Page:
Toward a Postnational Poetics of Hebrew Verse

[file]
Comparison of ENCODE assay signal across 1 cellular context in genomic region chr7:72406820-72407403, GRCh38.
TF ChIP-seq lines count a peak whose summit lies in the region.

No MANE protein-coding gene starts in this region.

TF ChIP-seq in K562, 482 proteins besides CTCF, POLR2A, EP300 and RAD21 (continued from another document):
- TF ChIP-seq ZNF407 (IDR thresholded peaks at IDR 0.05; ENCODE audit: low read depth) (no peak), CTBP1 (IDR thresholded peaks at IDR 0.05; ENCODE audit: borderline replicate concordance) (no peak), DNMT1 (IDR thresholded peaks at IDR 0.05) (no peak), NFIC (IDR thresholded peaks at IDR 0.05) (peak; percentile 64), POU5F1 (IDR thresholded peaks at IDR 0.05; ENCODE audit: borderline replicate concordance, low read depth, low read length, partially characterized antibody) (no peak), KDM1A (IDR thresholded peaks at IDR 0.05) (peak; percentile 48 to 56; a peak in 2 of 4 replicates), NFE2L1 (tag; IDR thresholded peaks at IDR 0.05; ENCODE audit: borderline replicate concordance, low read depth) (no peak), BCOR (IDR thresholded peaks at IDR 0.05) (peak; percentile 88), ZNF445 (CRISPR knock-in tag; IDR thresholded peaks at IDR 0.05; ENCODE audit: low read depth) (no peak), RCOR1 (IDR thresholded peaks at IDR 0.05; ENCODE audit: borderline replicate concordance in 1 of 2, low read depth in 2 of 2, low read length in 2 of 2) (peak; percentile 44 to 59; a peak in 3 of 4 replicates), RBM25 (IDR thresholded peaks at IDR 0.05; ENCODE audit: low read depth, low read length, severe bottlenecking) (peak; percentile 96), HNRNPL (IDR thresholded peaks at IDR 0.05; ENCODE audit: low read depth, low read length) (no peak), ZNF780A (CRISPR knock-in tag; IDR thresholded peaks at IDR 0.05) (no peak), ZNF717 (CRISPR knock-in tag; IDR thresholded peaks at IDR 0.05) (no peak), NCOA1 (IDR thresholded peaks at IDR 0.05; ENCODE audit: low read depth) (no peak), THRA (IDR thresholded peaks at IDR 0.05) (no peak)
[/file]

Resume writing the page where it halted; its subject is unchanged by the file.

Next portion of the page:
This chapter turns to the Hebrew poetics of Palestinian Arab writers. It presents a close reading of poetry by Anton Shammas and his contemporaries Salman Masalha and Na'im 'Araidi. It argues that their poetry offers us a different window onto the question of Hebrew writing in a Palestinian hand. It reads their Hebrew verse as a poetics formed between languages, cultures, and national traditions, replacing the hermeneutics of antithesis (Palestinian or Israeli? Israeli or Jewish?) with one of “in-betweenness.” Furthermore, the chapter moves away from debating the identitarian definition of Hebrew to explore the nuanced relationship of Palestinian writers with Hebrew's cultural heritage and with the traditional Jewish modes of reading and interpretation embedded therein. Through an analysis of allusion and metalinguistic discourse in Palestinian Hebrew poetry, it illustrates the intertextual practice called “Palestinian midrash.”
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